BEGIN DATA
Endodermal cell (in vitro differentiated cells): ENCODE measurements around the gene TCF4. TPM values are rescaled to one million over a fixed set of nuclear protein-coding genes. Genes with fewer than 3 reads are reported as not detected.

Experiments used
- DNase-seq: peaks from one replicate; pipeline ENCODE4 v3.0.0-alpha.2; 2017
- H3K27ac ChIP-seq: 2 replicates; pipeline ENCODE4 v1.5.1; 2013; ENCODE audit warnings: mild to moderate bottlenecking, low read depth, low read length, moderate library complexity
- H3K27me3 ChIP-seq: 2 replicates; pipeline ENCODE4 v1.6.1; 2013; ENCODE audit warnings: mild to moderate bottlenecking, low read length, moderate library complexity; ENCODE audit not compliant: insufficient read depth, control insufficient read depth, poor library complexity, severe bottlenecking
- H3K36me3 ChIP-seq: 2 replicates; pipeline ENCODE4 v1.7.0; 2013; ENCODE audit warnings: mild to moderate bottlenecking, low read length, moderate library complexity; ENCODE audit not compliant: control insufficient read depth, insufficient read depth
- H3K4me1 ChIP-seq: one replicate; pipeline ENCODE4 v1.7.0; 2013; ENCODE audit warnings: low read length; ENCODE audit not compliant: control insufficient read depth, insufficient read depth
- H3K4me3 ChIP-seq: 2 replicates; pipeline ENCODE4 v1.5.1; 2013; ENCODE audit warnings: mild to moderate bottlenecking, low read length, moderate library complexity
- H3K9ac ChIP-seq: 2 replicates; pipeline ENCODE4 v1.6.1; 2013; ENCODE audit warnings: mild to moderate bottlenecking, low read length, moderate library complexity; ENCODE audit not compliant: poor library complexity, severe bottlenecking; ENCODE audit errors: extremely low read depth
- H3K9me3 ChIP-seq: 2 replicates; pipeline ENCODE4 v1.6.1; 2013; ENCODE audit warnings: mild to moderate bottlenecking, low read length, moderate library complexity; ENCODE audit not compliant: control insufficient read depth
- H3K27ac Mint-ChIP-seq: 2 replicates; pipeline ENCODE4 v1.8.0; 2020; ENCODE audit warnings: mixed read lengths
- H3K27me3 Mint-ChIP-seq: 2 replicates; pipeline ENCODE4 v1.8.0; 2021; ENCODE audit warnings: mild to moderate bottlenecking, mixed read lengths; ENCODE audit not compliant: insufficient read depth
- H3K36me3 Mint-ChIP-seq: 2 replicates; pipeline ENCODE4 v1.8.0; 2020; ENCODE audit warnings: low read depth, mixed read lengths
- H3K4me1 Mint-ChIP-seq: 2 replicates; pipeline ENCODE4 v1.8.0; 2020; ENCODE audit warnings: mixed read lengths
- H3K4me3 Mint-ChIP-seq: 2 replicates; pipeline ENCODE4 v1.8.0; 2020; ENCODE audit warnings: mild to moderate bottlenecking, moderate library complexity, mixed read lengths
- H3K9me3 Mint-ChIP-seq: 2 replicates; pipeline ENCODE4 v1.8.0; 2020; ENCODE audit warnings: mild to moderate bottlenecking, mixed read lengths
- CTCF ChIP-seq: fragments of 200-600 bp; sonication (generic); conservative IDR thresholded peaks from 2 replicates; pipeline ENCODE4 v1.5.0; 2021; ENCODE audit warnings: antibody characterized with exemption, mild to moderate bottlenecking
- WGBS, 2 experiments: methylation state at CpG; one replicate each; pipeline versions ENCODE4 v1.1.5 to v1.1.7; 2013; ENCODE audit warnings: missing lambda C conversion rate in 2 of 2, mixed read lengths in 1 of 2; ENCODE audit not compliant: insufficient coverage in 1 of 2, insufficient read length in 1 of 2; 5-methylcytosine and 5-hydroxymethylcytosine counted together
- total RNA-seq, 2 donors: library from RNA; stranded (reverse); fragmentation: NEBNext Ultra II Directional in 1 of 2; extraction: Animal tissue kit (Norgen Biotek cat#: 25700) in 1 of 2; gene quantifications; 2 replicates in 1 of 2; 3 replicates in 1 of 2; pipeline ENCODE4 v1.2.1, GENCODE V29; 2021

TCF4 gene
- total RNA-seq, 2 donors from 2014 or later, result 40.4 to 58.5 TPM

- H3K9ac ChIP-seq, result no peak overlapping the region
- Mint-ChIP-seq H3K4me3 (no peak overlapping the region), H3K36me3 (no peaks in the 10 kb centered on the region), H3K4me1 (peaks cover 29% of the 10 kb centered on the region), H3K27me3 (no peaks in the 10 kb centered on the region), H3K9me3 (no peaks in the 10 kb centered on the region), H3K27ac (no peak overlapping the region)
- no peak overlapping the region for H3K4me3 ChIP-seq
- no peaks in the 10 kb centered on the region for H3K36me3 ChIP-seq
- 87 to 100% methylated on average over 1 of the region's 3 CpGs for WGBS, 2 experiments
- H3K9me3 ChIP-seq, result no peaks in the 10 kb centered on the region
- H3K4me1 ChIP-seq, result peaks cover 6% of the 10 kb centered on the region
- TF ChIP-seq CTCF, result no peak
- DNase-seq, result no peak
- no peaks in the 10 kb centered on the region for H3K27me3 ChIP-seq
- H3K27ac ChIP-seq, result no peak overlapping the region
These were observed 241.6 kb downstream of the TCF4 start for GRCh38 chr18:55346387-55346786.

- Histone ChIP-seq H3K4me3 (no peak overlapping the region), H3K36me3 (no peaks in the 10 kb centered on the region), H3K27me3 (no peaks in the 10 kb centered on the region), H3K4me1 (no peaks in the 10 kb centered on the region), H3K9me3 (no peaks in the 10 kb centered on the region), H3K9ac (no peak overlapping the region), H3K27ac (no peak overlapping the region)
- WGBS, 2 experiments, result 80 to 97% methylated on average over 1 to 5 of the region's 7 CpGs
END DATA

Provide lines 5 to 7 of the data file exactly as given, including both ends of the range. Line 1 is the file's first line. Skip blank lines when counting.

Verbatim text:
- H3K27me3 ChIP-seq: 2 replicates; pipeline ENCODE4 v1.6.1; 2013; ENCODE audit warnings: mild to moderate bottlenecking, low read length, moderate library complexity; ENCODE audit not compliant: insufficient read depth, control insufficient read depth, poor library complexity, severe bottlenecking
- H3K36me3 ChIP-seq: 2 replicates; pipeline ENCODE4 v1.7.0; 2013; ENCODE audit warnings: mild to moderate bottlenecking, low read length, moderate library complexity; ENCODE audit not compliant: control insufficient read depth, insufficient read depth
- H3K4me1 ChIP-seq: one replicate; pipeline ENCODE4 v1.7.0; 2013; ENCODE audit warnings: low read length; ENCODE audit not compliant: control insufficient read depth, insufficient read depth